Guest post by Danine Timmer for XSPlatforms in Chico California.

Breaking A Sunset Sweat? 3 Practical Safety Tips For Nighttime Workouts

high visibility sweatshirt

Nighttime workouts are growing in popularity. They’re amazing for you, your body is in the zone for exercise more than at the crack of dawn, and it’s a wonderful way to feel awesome and refreshed at the end of the day.

Just because it’s dark outside doesn’t mean you should hang up your workout gear and wait for the sun to rise. Of course, with your twilight exercise comes an increase in safety precautions. Toss on your high visibility sweatshirt and reflective fanny pack and hit the trail with these sound safety tips.

Stay seen
There are all sorts of types of safety clothing for you to pick from. In fact, there are so many high visibility clothing options in sports and workout wear, knowing where to start can be a struggle. But, it’s a necessary struggle. We know you’re not likely to be a danger to yourself whilst working out at night, but other people, vehicles, etc. should be able to see you without a problem.

Heightened awareness
Your surroundings are important. Especially when you can’t see them as well. Just because you’ve got your high visibility sweatshirt on doesn’t mean you should stay head down and hope everyone else is aware of you. Earplugs and earbuds can reduce extraneous noise by 15 to 30 decibels, which is useful when drowning out street sounds and/or listening to your carefully crafted workout playlist. At night, however, it’s important to keep your awareness heightened. With reduced light, those high visibility jackets need to team up with increased attention to hearing what’s going on around you. Skip the earbuds when you workout at night.

Practice makes perfect
It’s a workout. You’ve likely done thousands of them. At night, things are little different, though. You already know that injuries happen because of complacency and becoming overly comfortable with a repetitive process. Throw darkness in with complacency and that’s a recipe for disaster. Practice your nighttime routes during the day first and stay wary of how they may change from night to night. Test runs are great preemptive safety protocol for keeping your nighttime workout free of bumps.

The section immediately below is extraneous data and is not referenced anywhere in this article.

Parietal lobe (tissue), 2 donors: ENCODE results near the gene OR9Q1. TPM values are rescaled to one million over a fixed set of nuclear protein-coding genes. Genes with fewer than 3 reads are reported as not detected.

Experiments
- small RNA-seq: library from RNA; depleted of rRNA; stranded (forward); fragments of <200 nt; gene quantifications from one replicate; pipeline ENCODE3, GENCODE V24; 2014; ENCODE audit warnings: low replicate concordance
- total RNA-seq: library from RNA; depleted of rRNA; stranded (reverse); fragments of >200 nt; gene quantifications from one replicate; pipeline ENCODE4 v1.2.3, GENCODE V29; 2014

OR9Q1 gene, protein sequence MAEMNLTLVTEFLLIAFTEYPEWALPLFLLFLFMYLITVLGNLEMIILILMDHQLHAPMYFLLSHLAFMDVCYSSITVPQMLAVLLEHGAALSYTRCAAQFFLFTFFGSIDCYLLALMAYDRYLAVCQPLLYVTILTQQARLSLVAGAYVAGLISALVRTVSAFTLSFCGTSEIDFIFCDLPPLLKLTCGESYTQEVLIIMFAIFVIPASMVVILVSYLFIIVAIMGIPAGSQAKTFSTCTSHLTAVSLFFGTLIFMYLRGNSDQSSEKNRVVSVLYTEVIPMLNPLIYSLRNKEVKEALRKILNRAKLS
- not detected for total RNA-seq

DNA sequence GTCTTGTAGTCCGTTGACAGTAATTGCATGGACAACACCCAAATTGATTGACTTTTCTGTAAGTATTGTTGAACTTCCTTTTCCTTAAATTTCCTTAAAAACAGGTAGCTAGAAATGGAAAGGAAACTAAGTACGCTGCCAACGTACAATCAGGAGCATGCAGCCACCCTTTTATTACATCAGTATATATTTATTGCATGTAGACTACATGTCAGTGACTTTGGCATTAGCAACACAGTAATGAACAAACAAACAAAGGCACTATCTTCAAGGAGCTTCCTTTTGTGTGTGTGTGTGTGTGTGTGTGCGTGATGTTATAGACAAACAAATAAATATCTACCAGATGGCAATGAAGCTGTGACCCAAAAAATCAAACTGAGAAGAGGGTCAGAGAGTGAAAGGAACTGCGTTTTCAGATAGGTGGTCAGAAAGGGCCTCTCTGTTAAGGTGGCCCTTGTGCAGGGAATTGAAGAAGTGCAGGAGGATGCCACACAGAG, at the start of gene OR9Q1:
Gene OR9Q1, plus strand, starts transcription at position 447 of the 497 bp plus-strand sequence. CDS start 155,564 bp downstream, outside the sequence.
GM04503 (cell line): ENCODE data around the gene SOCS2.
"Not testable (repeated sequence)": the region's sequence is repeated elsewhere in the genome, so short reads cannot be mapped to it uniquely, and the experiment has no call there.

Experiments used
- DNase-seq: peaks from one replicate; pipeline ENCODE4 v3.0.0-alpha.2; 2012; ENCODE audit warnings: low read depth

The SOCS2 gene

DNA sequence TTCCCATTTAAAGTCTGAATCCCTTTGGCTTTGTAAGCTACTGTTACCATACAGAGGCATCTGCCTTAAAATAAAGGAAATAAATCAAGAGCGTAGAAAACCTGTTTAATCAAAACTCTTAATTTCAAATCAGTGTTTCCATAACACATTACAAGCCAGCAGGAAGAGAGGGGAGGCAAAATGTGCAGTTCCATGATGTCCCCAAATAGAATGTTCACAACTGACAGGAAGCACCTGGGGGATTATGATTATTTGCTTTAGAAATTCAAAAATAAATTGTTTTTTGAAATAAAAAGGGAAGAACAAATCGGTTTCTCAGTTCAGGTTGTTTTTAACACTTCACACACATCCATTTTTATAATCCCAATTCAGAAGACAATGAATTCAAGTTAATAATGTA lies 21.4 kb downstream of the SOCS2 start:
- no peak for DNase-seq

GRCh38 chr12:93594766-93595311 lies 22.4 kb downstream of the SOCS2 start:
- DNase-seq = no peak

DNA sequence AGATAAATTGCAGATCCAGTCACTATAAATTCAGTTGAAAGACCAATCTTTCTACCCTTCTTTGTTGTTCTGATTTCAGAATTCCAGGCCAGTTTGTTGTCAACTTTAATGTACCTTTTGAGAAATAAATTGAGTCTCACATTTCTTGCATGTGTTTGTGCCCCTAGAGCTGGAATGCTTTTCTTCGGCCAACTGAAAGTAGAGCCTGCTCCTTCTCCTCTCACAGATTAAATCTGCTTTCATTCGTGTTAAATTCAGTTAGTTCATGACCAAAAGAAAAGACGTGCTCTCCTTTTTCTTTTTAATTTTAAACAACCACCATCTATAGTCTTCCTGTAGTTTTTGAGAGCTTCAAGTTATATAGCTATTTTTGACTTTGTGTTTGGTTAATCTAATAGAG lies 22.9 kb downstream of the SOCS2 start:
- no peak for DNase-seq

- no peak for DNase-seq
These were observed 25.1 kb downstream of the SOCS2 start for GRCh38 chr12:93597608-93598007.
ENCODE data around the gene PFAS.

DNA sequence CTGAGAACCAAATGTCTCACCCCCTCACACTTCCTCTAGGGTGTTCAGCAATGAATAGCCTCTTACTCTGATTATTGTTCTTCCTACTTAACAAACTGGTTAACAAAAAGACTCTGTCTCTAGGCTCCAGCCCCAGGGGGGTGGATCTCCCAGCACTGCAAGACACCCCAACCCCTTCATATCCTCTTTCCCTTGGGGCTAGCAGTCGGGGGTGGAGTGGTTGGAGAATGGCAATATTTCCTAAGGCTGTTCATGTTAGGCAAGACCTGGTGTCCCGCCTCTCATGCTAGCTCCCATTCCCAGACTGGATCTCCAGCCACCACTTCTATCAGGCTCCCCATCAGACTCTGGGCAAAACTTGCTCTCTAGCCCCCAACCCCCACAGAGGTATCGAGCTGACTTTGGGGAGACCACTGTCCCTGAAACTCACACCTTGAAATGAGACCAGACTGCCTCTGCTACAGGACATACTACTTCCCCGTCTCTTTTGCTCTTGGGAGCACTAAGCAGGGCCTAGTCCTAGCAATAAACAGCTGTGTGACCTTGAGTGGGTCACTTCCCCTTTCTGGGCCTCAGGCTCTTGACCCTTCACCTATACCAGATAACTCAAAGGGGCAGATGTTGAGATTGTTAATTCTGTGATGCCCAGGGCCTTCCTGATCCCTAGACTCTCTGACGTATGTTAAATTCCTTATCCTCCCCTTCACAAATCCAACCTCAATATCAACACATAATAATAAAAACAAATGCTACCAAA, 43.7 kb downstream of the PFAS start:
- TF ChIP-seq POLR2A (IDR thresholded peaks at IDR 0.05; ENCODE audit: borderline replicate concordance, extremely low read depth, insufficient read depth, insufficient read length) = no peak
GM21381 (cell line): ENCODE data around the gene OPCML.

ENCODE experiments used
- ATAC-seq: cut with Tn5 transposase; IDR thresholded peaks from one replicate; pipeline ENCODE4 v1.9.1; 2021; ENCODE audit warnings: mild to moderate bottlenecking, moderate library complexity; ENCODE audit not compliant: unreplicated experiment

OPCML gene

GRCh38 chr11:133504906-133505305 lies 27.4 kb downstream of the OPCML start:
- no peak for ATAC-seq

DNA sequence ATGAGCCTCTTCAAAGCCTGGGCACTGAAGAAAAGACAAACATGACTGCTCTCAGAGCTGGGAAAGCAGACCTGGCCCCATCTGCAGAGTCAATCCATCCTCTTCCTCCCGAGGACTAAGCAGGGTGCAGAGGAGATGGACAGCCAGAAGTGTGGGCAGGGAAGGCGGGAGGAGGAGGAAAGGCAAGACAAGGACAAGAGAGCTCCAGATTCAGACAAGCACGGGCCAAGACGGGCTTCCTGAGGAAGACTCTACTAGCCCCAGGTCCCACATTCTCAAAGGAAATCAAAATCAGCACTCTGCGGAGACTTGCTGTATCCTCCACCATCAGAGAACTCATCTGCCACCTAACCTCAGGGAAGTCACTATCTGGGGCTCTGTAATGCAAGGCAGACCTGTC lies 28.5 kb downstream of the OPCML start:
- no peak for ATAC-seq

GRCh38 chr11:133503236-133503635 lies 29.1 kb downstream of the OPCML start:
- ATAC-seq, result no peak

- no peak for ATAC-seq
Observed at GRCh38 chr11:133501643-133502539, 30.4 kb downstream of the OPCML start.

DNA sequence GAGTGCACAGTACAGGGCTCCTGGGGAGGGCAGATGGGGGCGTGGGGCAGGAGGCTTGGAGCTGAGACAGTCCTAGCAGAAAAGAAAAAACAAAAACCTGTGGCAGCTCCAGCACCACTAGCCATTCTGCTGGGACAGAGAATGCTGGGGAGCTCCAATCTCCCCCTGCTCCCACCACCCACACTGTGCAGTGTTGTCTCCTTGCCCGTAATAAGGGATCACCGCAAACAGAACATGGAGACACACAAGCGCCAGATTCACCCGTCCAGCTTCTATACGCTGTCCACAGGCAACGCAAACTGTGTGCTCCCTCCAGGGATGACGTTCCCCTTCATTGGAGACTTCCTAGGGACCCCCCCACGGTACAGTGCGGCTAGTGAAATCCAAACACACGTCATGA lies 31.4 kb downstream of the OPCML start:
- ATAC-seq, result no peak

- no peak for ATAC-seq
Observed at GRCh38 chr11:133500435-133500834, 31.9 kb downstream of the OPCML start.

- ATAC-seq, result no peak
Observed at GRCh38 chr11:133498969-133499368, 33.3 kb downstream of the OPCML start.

Get out there and stay healthy. Evening exercise is wonderful and the dark shouldn’t stop you from getting your blood flowing. Prep for a safe excursion and stay on top of your surroundings. You’ll find yourself breaking a solid sweat and sleeping soundly, and safely, afterward.

How Kids’ Safety Practices Can Keep Adults Safer

reflective safety vestThere’s an interesting statistic that speaks to the importance of encouraging safety at an early age. In 2014, the Bureau of Labor Statistics found that workers ages 65 and above experienced 94.2 injuries per 10,000 employees, which is fewer injuries than any other group.

This rings clear in a work environment, but it also speaks to the precaution and sensible approach to general existence that has allowed this group of people to live uninjured to an older age. Kids are little more prone to be overly sure of themselves and ignorant of dangers that rampantly permeate the world around us. We understand that your children aren’t going to be running forklifts and don’t need reflective safety vests or other safety workwear just yet, but there are some reasons that kids get injured more often than older folks. We’ve got some things to watch out for as your young ones grow into their awareness of personal safety and how being aware of these things is just as applicable to adults.

Start early
It’s safe to say that kids aren’t born with an acute sense of danger or spatial awareness. It’s something that’s learned, observed, and practiced from an early age. It’s a difficult thing to start, especially because young children will not see the inherent need to increase their awareness of the potential dangers of daily activities that seem so trivial. Once it becomes part of living, they won’t even notice that safety takes the forefront of their actions because it’s natural by then.

They’re hard to see
Kids are small, fast, and insatiably curious. Having reflective safety vests on them at all times is unrealistic, but increasing the visibility of their clothing is an easy way to ensure they’re more easily visible. Neon colors, high visibility sweatshirts, and reflective safety clothes are becoming increasingly popular in adolescent styles. Built for active wear and sports, children’s fashion is becoming much brighter. Small, fast, and all over the place, kids help you and themselves out by being easier to see (that is if you don’t hear them first).

Curiously oblivious wanderers
We encourage the curiosity of youth. However, the tendency of curiosity to turn a sharp corner into danger is all too real. Especially in age groups that are just finding their feet and exploratory power. Rational curiosity comes with exploring potential dangers wisely and honestly. The strategy of forbidding activities does more to encourage unsafe exploration than does inquiry.

While you’re thinking about the oldest people in your company sustaining the fewest injuries, remember that practice begins with children and progresses to the youngest people you work with. Beyond strapping on the hardhats and reflective safety vests, enter the mindset of teaching children the fundamentals of safety and awareness of surroundings and you’ll find valuable lessons that can be pulled directly into the job site.